The mammoth fed entirely on plants. In other words, it was a herbivore – like its smaller relative, the elephant of today. These colossal animals, whose name has become another word for hugeness, must have needed a great amount of vegetation to keep themselves alive.
In a broad sense, the name mammoth has come to be applied to any extinct members of the elephant family. Their fossils have been found in every continent except Australia and South America.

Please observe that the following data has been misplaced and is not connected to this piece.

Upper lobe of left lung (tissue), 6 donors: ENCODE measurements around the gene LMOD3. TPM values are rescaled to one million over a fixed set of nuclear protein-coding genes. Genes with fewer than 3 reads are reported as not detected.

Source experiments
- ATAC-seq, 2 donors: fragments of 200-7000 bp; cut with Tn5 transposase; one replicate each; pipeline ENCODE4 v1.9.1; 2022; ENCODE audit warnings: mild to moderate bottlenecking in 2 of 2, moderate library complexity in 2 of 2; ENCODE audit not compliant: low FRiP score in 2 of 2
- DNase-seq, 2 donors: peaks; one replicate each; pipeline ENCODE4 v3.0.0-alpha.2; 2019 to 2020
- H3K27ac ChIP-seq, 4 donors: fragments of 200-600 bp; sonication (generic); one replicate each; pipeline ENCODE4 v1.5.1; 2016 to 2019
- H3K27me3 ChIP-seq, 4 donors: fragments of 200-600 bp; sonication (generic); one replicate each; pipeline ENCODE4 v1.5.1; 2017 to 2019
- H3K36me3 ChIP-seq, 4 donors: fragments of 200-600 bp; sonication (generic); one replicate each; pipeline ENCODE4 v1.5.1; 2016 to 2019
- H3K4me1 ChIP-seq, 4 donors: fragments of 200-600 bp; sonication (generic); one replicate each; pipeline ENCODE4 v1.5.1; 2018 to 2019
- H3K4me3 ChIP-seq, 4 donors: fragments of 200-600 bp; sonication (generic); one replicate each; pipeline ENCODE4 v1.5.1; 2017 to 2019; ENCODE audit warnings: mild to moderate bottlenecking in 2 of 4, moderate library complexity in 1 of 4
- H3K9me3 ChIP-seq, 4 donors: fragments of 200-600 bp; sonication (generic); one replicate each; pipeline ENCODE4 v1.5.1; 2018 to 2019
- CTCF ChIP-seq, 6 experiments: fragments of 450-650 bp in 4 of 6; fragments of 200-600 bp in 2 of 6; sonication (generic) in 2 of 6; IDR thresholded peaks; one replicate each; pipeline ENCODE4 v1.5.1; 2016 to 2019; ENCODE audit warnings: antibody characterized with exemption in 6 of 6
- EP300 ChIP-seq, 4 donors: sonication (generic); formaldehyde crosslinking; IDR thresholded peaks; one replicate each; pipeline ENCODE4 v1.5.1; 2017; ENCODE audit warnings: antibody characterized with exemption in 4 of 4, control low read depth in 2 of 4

Although similar to present-day elephants in their general skeletal formation, mammoths differed from them and from each other in the shape of their skulls and tusks, and the structure of their teeth.
By far the best-known mammoths are the woolly, northern or Siberian giants. Not only skeletons but even well-preserved carcasses of these beasts have been discovered in the permanently frozen north of the Soviet Union.
Elsewhere their appearance is preserved by the cave paintings, drawings and carvings left by Stone Age men of the beasts they hunted. In these pictures the mammoths are shown as shaggy animals, completely covered with hair and with large tusks growing upwards and inwards. They had a shoulder height of about nine and a half feet.